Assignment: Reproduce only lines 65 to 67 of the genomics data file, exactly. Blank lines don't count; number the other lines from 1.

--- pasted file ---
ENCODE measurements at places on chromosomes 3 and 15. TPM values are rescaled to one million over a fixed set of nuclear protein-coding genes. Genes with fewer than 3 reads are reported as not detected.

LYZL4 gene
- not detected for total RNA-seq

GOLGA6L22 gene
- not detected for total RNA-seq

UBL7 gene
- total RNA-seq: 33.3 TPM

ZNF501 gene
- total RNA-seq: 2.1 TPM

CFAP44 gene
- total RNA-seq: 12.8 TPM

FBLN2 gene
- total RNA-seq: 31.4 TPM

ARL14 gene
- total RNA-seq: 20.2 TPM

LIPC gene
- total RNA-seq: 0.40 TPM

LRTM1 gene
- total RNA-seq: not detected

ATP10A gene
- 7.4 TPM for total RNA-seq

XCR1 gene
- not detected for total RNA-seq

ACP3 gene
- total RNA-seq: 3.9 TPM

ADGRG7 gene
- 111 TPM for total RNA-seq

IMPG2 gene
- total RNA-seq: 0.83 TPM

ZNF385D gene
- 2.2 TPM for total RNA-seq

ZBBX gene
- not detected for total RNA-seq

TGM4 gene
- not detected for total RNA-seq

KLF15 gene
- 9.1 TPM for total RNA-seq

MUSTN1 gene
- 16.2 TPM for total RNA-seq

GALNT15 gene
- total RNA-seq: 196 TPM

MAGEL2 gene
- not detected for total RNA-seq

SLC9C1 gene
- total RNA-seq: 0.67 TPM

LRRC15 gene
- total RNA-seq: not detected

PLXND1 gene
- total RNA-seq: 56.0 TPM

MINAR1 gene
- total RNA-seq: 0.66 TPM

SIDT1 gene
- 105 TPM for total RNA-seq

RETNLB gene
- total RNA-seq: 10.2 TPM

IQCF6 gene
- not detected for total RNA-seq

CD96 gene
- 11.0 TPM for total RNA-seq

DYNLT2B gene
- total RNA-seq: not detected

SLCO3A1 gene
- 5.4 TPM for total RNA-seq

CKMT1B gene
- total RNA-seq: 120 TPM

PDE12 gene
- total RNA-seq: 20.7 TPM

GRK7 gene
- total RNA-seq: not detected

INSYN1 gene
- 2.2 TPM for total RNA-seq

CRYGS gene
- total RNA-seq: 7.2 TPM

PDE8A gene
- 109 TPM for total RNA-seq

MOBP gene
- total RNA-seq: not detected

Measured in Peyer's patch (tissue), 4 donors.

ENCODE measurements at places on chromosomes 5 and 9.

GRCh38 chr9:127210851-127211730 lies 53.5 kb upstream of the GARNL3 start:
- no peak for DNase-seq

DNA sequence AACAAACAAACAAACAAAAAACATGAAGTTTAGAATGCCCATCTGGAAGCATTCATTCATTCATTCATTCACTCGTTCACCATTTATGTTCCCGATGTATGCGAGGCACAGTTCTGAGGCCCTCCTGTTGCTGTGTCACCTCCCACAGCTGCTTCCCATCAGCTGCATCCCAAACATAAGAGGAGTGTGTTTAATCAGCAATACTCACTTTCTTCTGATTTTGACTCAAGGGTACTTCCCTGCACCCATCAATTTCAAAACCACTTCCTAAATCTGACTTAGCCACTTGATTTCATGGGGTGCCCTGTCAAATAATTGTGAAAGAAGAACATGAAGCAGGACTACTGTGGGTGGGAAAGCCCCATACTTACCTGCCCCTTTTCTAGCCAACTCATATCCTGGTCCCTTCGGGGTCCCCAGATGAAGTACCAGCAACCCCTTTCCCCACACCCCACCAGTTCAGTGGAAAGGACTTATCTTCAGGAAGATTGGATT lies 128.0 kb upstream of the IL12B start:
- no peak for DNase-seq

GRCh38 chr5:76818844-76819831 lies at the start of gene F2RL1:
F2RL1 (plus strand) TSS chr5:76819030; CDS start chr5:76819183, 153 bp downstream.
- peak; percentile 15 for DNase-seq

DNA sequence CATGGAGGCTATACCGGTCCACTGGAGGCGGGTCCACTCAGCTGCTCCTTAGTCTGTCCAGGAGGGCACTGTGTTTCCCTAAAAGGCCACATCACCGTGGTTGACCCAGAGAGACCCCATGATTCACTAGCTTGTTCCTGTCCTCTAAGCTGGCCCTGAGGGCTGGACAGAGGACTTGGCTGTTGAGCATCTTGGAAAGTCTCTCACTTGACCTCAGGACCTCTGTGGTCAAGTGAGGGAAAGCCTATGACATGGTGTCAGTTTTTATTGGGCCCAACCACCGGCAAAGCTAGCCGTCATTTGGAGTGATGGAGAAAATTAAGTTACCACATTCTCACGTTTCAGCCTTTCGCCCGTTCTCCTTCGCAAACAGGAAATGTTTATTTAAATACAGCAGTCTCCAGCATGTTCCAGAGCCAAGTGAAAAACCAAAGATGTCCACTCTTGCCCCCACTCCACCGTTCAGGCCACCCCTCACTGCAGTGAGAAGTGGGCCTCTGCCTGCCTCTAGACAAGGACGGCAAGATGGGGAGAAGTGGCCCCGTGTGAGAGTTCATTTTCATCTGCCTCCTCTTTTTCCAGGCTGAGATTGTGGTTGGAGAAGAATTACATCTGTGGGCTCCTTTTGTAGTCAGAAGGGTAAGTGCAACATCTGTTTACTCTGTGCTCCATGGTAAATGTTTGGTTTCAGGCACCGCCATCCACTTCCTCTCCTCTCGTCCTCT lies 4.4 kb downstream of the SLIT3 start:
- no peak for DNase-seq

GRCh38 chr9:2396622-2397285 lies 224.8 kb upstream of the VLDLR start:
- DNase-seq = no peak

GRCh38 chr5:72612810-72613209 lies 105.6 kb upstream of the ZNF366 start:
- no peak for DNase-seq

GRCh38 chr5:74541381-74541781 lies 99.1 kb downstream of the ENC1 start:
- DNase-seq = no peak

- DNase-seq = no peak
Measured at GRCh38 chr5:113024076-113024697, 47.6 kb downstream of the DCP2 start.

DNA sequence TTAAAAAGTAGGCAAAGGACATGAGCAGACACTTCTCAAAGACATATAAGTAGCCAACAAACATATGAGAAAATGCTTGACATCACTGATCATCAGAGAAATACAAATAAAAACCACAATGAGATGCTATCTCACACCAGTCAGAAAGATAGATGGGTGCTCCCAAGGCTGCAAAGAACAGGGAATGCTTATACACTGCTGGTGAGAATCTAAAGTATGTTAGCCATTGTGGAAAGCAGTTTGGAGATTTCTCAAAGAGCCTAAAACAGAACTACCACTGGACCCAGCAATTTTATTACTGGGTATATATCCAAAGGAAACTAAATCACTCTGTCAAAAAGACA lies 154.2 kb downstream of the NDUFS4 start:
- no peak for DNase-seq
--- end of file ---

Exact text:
- total RNA-seq: 120 TPM

PDE12 gene
- total RNA-seq: 20.7 TPM